Charles Ramsey, the internet sensation rightly heralded as a hero for helping to rescue three Cleveland women who were kidnapped, raped and imprisoned for a decade, has earned the following reward: an endless supply of free burgers made from animals who were kidnapped, sexually violated, and imprisoned for their entire lives.
After publicly stating that any reward money should go to the victims, Mr. Ramsey was surprised to begin hearing from local fast food restaurants. In addition to a year’s supply of free burgers from McDonald’s, more than a dozen local fast food spots have bequeathed burgers for life to Charles Ramsey, in opportunistic honor of the fact that he was enjoying a Big Mac on his front porch when he first heard the screams of Amanda Berry, one of the kidnap victims. While Mr. Ramsey’s courage is rightly celebrated, the irony of his reward should not be overlooked. There are far more appropriate ways to reward a man’s role in the liberation of abused women than to gift him with a lifetime of health-destroying foods that are themselves the products of extreme violence and abuse.
Fast food burgers are made from a mix of the bodies of “culled” dairy cows and conventional “beef” cows; historically, fast food burgers are 60% culled dairy cow beef, and 40% beef cow trimmings. (1) Although a cow’s natural life span is 20 plus years, dairy cows are generally slaughtered (referred to as “culling”) between 3 and 5 years of age, when their over-worked bodies stop making as much milk. In October of 2012, roughly 12,400 dairy cows per day were slaughtered in the U.S. alone. (2)
According to the USDA, most dairy cows are culled for reasons associated with their ability to profitably produce high-quality milk and calves: “reproductive problems, udder or mastitis problems, poor production unrelated to disease, or lameness or injury. These reasons for culling are not usually related to ill health or systemic disease…” (3) Locked in a cycle of forced impregnation, perpetual lactation and near constant confinement, dairy cows’ worn out bodies are so battered that their flesh is considered too poor in quality to be sold for steaks or “prime” cuts; thus most dairy cows are processed into ground beef, comprising around 25% of the nation’s ground beef supply.
In addition to being slaughtered at only a fraction of their natural lifespan, dairy cows are subjected to most of the same cruel practices as animal raised for meat. Among the many routine abuses they endure, dairy cows are:
1. Kidnapped: Like all mammals, cows only produce milk to feed their young. Calves born to dairy cows are forcibly removed from their mothers, usually within 24 hours of birth, in order for humans to take the milk intended for them.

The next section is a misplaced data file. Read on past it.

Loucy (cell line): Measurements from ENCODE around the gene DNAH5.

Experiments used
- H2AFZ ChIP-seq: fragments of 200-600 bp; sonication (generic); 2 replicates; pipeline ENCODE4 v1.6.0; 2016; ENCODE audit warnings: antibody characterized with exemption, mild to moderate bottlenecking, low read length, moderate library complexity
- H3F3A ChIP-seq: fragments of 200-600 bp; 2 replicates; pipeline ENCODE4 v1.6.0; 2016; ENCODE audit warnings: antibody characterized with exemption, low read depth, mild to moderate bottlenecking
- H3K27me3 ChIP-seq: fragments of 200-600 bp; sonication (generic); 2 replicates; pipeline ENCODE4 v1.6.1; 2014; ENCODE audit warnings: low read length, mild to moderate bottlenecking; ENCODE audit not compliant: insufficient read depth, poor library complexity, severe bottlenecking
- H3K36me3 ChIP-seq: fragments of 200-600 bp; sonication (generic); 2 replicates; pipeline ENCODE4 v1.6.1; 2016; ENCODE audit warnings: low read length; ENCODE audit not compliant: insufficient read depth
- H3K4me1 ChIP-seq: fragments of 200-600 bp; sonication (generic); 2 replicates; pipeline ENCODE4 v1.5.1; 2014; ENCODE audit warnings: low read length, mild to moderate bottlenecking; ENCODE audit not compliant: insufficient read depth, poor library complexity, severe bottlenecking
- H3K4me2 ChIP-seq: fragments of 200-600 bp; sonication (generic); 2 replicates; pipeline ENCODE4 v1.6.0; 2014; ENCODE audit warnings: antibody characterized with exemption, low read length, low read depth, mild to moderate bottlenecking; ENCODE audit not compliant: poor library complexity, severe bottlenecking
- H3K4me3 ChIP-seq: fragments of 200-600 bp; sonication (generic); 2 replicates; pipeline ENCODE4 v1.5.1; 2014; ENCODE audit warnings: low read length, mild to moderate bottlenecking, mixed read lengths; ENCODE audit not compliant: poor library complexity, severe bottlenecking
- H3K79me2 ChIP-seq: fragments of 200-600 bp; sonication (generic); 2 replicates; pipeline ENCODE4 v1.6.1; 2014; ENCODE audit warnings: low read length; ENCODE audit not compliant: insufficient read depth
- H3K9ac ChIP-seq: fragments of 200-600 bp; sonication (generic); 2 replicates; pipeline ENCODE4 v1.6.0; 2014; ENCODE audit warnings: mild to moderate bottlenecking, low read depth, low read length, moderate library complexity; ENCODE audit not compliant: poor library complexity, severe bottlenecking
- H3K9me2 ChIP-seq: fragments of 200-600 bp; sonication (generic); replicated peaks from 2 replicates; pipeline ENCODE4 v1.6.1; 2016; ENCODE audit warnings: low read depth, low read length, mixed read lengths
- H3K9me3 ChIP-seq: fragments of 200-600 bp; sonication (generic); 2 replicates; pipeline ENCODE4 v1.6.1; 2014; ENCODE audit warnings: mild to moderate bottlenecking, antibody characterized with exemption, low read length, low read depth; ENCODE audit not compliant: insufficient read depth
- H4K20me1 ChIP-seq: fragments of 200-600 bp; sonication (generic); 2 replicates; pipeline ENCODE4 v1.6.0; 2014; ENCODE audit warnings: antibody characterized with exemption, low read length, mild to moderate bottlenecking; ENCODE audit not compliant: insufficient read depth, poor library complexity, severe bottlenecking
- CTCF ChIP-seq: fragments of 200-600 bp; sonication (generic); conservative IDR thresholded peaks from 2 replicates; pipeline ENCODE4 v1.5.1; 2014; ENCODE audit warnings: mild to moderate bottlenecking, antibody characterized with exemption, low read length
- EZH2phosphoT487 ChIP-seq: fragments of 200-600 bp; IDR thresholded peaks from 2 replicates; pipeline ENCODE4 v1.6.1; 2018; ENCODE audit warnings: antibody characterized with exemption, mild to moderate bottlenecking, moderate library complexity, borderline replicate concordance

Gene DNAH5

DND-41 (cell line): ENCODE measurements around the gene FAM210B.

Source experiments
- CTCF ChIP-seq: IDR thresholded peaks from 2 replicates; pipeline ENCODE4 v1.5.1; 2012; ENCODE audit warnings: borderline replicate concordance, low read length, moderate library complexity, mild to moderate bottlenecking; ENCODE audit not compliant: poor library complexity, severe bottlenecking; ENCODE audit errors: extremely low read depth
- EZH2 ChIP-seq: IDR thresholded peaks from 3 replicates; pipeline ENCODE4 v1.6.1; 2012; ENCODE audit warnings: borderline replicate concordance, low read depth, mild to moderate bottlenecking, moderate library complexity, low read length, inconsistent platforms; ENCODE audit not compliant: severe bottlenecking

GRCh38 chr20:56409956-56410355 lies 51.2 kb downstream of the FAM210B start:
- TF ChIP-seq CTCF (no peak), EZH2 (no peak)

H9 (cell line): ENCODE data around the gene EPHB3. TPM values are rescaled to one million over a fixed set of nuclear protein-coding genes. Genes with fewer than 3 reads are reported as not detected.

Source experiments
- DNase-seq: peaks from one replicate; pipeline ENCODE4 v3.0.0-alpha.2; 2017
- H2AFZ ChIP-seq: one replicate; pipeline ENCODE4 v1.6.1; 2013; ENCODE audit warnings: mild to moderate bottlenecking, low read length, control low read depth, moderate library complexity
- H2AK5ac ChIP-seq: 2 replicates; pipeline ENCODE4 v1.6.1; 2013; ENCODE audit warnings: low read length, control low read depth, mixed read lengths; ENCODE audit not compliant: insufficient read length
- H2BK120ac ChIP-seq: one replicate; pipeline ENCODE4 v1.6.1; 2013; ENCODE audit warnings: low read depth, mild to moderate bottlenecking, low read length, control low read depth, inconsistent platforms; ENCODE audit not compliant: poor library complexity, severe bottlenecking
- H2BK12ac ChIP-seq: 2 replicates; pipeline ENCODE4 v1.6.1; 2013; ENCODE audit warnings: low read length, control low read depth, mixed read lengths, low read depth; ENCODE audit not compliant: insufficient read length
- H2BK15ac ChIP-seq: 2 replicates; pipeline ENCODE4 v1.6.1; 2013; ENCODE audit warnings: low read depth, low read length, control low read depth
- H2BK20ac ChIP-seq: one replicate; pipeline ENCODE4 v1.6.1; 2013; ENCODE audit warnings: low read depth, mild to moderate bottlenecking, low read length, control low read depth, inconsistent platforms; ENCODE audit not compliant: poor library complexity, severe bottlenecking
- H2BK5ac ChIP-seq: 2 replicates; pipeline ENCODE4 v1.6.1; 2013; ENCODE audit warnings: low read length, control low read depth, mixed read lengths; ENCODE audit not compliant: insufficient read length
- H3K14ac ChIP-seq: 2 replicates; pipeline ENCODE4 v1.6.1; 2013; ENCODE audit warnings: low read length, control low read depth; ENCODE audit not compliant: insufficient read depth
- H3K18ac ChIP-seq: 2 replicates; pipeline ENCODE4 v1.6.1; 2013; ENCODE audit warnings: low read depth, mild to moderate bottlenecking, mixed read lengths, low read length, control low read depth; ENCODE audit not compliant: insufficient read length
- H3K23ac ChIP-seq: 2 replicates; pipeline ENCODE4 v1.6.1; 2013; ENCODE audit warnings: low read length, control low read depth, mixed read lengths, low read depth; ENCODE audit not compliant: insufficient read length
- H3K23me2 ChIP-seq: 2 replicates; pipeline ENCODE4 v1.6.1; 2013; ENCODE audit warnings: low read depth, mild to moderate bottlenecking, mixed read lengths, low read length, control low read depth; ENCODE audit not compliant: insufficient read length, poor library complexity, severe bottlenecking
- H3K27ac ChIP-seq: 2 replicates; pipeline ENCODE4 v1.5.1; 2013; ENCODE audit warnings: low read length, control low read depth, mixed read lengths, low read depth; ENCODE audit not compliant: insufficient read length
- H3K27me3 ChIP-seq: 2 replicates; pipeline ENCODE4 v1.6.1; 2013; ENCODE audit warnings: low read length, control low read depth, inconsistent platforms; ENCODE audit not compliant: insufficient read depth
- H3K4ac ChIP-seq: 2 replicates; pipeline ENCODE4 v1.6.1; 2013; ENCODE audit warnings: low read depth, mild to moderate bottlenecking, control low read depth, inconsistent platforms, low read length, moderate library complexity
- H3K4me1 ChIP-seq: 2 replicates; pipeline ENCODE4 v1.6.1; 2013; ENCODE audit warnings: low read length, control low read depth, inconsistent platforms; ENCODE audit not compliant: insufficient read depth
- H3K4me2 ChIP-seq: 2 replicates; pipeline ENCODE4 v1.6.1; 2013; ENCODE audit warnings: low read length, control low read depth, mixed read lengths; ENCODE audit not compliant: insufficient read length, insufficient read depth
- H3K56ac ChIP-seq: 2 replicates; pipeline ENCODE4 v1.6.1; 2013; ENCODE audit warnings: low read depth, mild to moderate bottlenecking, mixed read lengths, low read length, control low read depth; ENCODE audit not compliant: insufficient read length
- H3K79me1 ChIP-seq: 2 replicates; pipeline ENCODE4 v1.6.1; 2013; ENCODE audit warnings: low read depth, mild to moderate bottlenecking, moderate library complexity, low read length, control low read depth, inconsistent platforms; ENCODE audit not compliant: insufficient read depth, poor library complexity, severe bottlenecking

“The very saddest sound in all my memory was burned into my awareness at age five on my uncle’s dairy farm in Wisconsin. A cow had given birth to a beautiful male calf…On the second day after birth, my uncle took the calf from the mother and placed him in the veal pen in the barn—only ten yards away, in plain view of his mother. The mother cow could see her infant, smell him, hear him, but could not touch him, comfort him, or nurse him. The heartrending bellows that she poured forth—minute after minute, hour after hour, for five long days—were excruciating to listen to. They are the most poignant and painful auditory memories I carry in my brain.” -Michael Klaper, M.D.
See footage of a dairy cow being separated from her calf here.
2. Sexually violated: Nearly 80% of dairy cows are forcibly impregnated via artificial insemination, a highly invasive procedure which involves breeders inserting their arms into both the rectal and vaginal openings of the individuals they are violating. Learn more about the sexual violation of dairy cows here.
3. Imprisoned: In addition to having their most basic liberties denied— the freedom to decide when and with whom they will mate, and the freedom to nurture and remain with their own babies— most dairy cows are imprisoned in massive confinement operations in which their physical movement is grossly restricted. Over 90% of dairy cows are confined in primarily indoor operations, with between 75 and 90% being tethered by the neck in indoor stalls. (3) Cows kept in tie-stalls are confined except when they are milked, severely restricting natural activities such as walking, exploring, socializing, and grooming; all behaviors essential to a cow’s wellbeing.
Dairy cows are also prisoners inside their own bodies. Industrial dairy cows have been genetically manipulated to produce roughly 100 pounds of milk a day; ten times more than they would naturally produce. According to John Webster, Emeritus Professor of Animal Husbandry at Bristol University, “the amount of work done by the dairy cow in peak lactation is immense. To achieve a comparable high work rate, a human would have to jog for about 6 hours a day, every day.”
Of the roughly 9 million dairy cows in the U.S., nearly 3 million cows are milked each year to the point of exhaustion, then slaughtered. At the slaughterhouse, dairy cows endure the same nightmarish conditions as cows raised for beef: https://www.youtube.com/watch?v=ZRS-kzgoRq0
Learn more about the cruel dairy industry here.